DARREL MILLSAP was born in Ontario, California, in 1931. His family soon moved to the small town of Soquel, California, where he spent his humble childhood with his parents and older sister. Darrel’s parents knew he had a talent at a very young age, when they saw him drawing incredible pencil sketches on his lunch bags as a child. They let him continue with his drawing freely while growing up. His Mother was an accomplished artist, however, she never pursued her passion and talent beyond doing simple paintings for the house.
Darrel went into the US Navy. Upon fulfilling his commitment, he was immediately accepted into the Art Center College of Design, where he graduated with a Commercial Illustration degree, in 1956. He moved to San Diego in 1957 and began working for Frye and Smith. He then branched out on his own with another budding illustrator, Robert Kinyon, forming Millsap and Kinyon Illustration. Upon the sad passing of Robert due to Cancer, Darrel created his own company, Darrel Millsap Illustration, where he blossomed as one of the most respected and popular San Diego illustrators between the 60’s and 80’s.
Darrel was commissioned by Home Federal Savings Bank to create some iconic cartoon posters for various cities around California. While his main medium was acrylic, he also created masterpieces in pencil, airbrush, water color and magic marker. Companies like Daiwa and Graffaloy commissioned Darrel’s work for their ads in educational books, ads, posters and magazines. Phillips Ramsey was one of the largest advertising agencies in San Diego during the 70’s and 80’s, and they commissioned Darrel’s work for some of their largest accounts, such as the San Diego Zoo and the San Diego Wild Animal Park.
This work alone began years of an incredible relationship and ad campaign that contained great art, good humor and lots of buzz around the city. Darrel received close to 100 illustration awards during his career and his peers considered him to be one of the most diversified artists in San Diego. From air-brushing, to cartoons, and movies to books, he has done all of these professionally, and he didn’t get classified into a specific art style.
In Darrel’s later years, he began partnering with various book publishers that commissioned his work for book cover art. This became Darrel’s new “bread and butter” as an illustrator. His commissions ranged from Roadwork, as you see on this site, to other book series, such as “Casca”. Other later work of Darrel’s consists of a historical Mayan mural, which was digitally enlarged from his original and now resides in the San Diego Natural History Museum . While these commissions kept his wallet in the “black”, his true passion as a fine artist took a quiet back seat in the privacy of his own home. While he commissioned some personal works of art for close friends and family, his other fine are paintings and drawings lived in every room of his house, where only family and close friends knew they existed.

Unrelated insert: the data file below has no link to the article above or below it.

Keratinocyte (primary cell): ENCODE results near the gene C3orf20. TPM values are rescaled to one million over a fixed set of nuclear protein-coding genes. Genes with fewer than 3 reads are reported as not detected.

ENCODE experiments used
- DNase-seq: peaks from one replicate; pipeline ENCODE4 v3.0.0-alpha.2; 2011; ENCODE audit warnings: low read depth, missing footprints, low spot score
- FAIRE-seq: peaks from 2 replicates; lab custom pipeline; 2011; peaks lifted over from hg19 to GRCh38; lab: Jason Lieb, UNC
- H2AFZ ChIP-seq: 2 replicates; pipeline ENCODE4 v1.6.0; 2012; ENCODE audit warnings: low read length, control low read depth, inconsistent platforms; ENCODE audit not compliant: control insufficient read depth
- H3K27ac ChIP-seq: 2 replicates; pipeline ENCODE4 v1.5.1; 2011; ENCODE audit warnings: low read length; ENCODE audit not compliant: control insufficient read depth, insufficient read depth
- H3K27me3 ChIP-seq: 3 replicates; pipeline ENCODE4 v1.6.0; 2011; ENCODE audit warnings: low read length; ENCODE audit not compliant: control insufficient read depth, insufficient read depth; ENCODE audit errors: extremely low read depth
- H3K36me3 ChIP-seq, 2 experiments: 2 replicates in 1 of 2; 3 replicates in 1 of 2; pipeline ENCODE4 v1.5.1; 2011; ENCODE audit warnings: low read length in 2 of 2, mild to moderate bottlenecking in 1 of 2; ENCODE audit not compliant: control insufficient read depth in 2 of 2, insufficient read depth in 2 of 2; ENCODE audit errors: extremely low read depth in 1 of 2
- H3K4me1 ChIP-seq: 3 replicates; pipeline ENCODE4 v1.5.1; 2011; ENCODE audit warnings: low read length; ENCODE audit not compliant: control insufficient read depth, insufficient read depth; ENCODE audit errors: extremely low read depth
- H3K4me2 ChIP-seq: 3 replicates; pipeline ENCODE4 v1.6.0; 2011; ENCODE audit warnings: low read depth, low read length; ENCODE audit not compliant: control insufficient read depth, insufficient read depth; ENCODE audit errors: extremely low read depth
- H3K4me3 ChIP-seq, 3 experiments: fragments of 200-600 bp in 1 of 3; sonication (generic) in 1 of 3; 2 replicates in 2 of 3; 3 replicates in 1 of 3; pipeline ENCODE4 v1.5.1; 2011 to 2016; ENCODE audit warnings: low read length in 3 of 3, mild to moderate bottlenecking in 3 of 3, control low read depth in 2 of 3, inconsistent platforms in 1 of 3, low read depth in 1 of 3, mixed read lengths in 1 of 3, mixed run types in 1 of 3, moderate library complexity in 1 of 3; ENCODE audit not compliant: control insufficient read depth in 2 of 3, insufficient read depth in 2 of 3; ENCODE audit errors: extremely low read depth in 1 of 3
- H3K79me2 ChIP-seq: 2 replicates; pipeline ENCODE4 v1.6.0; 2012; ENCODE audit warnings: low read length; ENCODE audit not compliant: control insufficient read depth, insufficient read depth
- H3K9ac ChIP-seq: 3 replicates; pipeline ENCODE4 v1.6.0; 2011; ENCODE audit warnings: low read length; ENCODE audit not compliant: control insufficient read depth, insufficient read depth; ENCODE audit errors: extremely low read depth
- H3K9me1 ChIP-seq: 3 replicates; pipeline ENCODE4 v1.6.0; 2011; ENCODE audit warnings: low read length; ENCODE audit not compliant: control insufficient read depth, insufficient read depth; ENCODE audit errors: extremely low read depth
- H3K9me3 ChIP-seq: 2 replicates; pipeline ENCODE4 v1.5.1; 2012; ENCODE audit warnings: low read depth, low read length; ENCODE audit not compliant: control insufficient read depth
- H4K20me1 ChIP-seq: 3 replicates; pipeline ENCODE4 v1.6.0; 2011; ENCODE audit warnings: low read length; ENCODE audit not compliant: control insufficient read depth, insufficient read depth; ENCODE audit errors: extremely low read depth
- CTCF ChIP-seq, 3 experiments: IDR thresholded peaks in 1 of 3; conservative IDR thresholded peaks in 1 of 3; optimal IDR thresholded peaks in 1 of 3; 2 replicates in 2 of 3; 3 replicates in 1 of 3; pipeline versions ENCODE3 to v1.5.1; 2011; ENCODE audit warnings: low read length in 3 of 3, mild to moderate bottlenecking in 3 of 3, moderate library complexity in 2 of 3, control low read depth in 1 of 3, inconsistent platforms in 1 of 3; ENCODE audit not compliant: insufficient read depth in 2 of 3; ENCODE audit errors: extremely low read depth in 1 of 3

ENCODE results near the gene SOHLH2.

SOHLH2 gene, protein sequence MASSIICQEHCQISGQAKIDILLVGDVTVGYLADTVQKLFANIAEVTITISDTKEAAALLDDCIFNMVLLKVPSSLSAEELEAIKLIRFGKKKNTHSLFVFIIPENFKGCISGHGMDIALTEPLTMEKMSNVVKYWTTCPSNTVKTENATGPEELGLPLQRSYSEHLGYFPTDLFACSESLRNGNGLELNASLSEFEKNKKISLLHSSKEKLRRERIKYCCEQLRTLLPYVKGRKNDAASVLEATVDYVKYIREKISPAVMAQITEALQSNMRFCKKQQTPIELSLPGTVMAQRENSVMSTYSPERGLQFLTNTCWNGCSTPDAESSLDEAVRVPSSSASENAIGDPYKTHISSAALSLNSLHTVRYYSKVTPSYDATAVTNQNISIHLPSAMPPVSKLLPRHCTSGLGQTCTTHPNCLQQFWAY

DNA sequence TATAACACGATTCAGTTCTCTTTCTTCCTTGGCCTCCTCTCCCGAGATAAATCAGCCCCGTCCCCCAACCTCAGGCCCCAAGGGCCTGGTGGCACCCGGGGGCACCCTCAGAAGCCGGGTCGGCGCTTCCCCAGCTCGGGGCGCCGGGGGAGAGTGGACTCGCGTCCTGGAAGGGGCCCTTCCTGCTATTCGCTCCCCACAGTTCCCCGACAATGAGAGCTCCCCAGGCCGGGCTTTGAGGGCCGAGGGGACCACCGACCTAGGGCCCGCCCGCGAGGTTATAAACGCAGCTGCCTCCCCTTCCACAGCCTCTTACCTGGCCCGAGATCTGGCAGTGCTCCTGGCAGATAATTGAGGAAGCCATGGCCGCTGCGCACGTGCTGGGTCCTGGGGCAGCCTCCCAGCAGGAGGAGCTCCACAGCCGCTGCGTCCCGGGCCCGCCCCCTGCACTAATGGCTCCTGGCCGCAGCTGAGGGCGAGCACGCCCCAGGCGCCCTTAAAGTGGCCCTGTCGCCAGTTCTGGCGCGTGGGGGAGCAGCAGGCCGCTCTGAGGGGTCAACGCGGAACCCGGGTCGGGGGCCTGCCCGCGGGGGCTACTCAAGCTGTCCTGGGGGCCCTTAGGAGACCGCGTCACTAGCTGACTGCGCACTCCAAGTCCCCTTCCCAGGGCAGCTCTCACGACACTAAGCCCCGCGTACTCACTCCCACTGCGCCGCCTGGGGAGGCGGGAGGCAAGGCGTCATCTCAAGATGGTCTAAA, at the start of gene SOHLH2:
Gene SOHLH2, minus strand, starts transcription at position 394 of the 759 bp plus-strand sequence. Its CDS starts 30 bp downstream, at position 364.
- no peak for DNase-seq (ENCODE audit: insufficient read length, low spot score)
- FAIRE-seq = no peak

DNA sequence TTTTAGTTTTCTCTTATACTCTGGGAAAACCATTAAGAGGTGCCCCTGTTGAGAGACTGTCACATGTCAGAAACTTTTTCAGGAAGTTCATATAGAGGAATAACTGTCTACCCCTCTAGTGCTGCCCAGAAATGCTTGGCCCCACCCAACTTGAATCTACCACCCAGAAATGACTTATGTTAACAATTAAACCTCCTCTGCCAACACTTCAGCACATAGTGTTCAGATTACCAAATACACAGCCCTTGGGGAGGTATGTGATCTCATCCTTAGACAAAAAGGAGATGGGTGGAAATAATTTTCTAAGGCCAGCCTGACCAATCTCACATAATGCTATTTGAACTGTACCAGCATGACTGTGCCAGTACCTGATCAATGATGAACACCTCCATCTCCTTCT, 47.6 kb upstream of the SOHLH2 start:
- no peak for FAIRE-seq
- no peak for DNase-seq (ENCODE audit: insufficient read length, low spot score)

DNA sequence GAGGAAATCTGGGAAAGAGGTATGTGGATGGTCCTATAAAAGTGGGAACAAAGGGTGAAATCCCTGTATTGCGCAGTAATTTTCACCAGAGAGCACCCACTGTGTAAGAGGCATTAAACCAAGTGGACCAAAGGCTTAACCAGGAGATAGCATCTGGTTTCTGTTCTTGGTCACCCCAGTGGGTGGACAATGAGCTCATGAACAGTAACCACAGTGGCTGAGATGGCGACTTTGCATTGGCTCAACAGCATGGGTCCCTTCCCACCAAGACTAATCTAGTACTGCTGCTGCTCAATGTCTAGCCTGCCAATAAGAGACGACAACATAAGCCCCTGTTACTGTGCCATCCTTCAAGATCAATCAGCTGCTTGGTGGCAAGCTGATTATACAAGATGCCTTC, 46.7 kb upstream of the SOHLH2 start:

Darrel suffered a major stroke in 2003, where his painting days sadly ended. His wife of 49 years took the utmost care of Darrel, tending to his Diabetes and 24/7 care needs, until she passed of Ovarian Cancer in 2008. Darrel was taken care of by his two children until his passing in 2012. His legacy happily lives on in both of his children’s homes today, with his fine art warming the rooms of their homes.
His son graduated from Art Center, with a degree in Transportation Design, where he is a Master Clay Modeler for Nissan North America. His daughter obtained an Architectural Degree from Cal Poly, Pomona, where she branched into interior Space Planning and Design for years. Their lives growing up were filled with memories of painting on easels in their backyard, watching their Father paint in his home studio, the smell of fresh acrylic paint down the hall way and years of asking “dad” questions about what he was painting and who he was painting it for.